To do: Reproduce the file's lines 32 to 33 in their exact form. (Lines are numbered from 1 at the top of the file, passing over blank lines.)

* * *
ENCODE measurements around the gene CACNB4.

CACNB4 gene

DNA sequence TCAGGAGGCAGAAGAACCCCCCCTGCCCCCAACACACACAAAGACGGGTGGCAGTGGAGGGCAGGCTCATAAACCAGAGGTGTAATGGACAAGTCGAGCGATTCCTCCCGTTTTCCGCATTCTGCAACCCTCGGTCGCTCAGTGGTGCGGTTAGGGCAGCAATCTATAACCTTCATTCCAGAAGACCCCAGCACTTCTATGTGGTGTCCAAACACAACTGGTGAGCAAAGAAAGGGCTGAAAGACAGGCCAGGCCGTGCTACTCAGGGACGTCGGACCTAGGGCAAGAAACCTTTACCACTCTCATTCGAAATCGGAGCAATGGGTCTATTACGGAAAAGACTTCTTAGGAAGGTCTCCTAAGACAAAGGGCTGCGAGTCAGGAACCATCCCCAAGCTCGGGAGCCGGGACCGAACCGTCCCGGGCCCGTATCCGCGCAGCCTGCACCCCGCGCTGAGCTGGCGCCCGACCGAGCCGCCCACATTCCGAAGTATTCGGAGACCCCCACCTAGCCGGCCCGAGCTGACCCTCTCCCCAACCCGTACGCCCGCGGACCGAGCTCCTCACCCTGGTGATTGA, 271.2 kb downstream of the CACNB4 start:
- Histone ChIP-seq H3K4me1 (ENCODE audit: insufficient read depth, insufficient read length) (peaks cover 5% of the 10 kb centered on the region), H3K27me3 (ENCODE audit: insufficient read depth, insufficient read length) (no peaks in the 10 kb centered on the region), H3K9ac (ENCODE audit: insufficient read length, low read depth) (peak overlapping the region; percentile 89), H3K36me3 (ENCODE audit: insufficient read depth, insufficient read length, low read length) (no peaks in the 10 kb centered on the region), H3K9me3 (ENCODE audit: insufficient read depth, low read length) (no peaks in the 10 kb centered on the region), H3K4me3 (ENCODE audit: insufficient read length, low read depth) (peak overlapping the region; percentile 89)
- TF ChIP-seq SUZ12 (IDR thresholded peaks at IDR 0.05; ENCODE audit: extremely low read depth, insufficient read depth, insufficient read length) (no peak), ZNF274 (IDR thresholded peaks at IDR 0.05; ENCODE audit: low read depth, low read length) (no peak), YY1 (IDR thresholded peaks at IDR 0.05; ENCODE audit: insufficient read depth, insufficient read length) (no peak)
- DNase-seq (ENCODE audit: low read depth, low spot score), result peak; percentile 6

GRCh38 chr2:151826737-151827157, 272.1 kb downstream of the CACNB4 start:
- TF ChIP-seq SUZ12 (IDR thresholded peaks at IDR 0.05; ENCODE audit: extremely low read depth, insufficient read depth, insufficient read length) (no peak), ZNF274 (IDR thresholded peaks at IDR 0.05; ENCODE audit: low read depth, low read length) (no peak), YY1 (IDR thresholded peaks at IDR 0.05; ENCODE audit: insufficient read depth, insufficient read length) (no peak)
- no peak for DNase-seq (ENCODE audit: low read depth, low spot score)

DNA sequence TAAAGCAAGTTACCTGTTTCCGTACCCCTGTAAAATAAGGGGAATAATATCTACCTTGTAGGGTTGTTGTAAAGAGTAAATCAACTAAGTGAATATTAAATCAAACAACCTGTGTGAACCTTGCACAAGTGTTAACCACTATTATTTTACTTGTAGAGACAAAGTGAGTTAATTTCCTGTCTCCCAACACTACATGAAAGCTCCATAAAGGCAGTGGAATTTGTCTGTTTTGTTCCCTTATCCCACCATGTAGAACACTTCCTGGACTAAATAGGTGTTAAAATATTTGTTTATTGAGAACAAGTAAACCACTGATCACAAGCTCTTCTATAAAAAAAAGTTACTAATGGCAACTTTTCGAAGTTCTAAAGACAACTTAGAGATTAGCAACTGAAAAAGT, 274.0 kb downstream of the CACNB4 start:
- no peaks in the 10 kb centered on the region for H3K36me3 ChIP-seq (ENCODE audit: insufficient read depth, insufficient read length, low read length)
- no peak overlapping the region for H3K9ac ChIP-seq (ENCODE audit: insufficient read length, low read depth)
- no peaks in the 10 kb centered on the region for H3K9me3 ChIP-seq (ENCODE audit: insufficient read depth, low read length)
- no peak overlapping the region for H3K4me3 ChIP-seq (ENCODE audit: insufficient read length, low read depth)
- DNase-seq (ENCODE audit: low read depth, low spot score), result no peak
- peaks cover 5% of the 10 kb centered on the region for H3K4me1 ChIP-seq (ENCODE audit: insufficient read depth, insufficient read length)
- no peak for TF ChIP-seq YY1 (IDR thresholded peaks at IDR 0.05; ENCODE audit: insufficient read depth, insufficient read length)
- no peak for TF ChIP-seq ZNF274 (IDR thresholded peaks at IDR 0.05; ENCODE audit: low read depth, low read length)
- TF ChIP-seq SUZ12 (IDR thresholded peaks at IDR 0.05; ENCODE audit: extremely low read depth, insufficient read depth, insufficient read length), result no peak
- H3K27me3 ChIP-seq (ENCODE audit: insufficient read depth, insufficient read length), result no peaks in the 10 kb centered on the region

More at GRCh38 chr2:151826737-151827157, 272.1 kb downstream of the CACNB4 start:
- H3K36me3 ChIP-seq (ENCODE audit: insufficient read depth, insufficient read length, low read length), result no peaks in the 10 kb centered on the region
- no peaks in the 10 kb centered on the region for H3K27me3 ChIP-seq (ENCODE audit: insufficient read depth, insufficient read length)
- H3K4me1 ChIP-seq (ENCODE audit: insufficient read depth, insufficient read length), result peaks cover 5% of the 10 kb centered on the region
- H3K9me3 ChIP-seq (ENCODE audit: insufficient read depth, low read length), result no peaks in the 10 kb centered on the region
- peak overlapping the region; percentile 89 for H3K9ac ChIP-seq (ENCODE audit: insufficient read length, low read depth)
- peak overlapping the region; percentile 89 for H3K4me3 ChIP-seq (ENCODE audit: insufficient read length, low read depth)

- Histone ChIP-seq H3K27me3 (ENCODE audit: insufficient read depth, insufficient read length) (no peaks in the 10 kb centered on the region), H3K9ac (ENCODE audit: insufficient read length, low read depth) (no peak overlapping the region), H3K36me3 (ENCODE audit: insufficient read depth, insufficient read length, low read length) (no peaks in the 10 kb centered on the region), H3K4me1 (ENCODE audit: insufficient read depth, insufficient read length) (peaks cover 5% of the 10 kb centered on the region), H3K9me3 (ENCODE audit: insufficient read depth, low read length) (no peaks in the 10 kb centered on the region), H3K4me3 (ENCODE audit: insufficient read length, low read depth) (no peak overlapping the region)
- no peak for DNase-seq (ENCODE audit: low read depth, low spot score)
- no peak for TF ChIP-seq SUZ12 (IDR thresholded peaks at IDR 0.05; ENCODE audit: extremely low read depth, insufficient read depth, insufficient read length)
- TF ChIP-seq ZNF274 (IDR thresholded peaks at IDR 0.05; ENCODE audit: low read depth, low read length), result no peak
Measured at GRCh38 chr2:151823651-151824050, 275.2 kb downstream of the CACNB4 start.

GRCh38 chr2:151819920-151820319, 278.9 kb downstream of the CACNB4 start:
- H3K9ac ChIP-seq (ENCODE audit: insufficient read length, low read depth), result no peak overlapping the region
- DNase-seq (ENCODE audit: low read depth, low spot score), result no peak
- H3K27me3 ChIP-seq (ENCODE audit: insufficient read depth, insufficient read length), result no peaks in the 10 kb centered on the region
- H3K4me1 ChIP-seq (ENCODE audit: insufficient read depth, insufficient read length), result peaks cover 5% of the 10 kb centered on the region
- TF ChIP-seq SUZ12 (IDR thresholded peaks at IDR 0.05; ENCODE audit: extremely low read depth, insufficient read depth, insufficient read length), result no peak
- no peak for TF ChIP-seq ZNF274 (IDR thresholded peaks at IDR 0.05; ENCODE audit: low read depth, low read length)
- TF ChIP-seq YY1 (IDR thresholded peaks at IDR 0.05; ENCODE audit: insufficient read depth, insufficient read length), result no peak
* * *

Measured at GRCh38 chr2:151823651-151824050, 275.2 kb downstream of the CACNB4 start.

GRCh38 chr2:151819920-151820319, 278.9 kb downstream of the CACNB4 start: